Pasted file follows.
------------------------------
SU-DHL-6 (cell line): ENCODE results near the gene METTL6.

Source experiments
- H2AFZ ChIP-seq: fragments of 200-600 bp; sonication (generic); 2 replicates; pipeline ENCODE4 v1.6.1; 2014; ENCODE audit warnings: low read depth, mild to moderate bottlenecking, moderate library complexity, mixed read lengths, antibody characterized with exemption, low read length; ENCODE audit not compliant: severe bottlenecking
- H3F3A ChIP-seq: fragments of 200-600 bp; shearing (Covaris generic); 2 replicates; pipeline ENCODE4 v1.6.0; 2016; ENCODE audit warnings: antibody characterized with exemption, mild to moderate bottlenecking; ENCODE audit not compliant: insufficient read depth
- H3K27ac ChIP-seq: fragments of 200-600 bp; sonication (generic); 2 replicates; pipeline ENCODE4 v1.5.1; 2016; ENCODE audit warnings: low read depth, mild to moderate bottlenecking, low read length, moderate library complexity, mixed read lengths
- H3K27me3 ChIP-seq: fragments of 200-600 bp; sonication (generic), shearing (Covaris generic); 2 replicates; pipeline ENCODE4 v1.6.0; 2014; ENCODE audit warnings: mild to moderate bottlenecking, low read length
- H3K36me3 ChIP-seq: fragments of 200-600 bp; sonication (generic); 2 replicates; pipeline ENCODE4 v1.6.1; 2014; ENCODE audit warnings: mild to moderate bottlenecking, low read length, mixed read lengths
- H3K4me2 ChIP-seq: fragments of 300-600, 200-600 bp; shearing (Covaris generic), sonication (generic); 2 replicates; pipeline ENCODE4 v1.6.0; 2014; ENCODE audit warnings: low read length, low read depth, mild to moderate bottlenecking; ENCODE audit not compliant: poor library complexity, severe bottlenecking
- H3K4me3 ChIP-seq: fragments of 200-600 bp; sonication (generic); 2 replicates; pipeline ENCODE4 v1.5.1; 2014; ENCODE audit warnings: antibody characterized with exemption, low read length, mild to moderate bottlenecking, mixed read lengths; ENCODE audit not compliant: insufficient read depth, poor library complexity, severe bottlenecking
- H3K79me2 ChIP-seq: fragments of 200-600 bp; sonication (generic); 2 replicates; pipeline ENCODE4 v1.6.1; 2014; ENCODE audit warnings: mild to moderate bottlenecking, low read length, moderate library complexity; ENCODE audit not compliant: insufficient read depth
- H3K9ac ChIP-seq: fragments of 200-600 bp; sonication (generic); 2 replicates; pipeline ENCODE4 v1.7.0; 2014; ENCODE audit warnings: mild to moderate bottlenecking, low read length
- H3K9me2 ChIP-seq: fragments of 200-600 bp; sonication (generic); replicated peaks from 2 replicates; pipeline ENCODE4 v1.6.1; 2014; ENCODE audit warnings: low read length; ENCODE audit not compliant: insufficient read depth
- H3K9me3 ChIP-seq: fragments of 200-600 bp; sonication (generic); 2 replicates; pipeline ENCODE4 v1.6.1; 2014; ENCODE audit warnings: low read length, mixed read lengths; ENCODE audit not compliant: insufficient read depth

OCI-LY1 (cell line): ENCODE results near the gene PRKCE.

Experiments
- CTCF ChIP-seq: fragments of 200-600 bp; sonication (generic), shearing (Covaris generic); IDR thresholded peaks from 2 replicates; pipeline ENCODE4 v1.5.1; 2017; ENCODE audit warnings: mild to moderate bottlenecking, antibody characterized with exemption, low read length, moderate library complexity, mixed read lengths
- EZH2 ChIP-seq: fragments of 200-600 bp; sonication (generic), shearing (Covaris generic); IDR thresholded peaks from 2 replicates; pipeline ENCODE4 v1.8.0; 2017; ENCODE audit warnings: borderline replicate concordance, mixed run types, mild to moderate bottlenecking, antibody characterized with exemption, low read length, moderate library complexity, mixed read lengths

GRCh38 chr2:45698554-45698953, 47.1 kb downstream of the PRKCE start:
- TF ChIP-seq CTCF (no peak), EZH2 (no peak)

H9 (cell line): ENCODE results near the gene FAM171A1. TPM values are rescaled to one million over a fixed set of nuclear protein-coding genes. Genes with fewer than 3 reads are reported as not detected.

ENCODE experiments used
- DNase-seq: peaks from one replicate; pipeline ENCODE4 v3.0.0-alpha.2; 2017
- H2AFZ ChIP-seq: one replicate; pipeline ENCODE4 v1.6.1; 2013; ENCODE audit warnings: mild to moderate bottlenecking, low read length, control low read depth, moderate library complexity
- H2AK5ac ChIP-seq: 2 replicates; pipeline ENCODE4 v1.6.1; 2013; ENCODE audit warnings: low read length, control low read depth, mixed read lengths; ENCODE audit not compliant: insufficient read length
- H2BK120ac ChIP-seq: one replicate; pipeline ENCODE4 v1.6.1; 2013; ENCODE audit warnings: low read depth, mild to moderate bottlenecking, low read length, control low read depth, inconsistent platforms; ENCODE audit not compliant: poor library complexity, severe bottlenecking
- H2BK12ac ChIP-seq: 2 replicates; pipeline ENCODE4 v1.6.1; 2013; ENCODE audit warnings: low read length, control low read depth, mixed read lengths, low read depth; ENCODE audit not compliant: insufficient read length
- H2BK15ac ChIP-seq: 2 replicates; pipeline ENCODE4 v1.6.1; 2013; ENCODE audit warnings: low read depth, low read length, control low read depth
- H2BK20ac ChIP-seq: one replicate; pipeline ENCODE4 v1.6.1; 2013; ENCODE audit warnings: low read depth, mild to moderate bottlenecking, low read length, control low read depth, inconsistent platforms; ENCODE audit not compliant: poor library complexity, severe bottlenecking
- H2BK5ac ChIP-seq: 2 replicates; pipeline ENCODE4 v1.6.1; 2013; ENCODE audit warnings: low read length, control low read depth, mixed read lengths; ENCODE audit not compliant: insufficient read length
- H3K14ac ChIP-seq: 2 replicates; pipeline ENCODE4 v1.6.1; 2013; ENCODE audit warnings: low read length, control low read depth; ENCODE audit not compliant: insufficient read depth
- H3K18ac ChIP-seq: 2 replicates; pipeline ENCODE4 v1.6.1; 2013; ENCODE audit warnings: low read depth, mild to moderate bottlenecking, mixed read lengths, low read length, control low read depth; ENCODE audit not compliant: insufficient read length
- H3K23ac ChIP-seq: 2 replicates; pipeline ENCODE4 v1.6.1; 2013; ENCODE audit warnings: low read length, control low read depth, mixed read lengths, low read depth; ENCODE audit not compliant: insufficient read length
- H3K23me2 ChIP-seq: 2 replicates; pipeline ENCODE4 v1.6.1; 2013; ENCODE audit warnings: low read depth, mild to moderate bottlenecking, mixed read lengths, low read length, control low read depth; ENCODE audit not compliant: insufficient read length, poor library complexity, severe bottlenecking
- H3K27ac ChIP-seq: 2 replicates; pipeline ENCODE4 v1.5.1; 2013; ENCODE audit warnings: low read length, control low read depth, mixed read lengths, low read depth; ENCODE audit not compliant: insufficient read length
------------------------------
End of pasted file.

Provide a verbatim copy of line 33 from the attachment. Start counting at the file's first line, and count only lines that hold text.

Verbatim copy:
- H3K23me2 ChIP-seq: 2 replicates; pipeline ENCODE4 v1.6.1; 2013; ENCODE audit warnings: low read depth, mild to moderate bottlenecking, mixed read lengths, low read length, control low read depth; ENCODE audit not compliant: insufficient read length, poor library complexity, severe bottlenecking